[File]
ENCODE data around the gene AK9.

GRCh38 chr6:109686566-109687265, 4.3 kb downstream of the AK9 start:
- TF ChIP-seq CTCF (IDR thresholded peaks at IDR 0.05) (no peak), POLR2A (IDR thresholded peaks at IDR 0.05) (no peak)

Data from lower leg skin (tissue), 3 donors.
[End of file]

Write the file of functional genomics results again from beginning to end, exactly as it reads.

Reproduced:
ENCODE data around the gene AK9.

GRCh38 chr6:109686566-109687265, 4.3 kb downstream of the AK9 start:
- TF ChIP-seq CTCF (IDR thresholded peaks at IDR 0.05) (no peak), POLR2A (IDR thresholded peaks at IDR 0.05) (no peak)

Data from lower leg skin (tissue), 3 donors.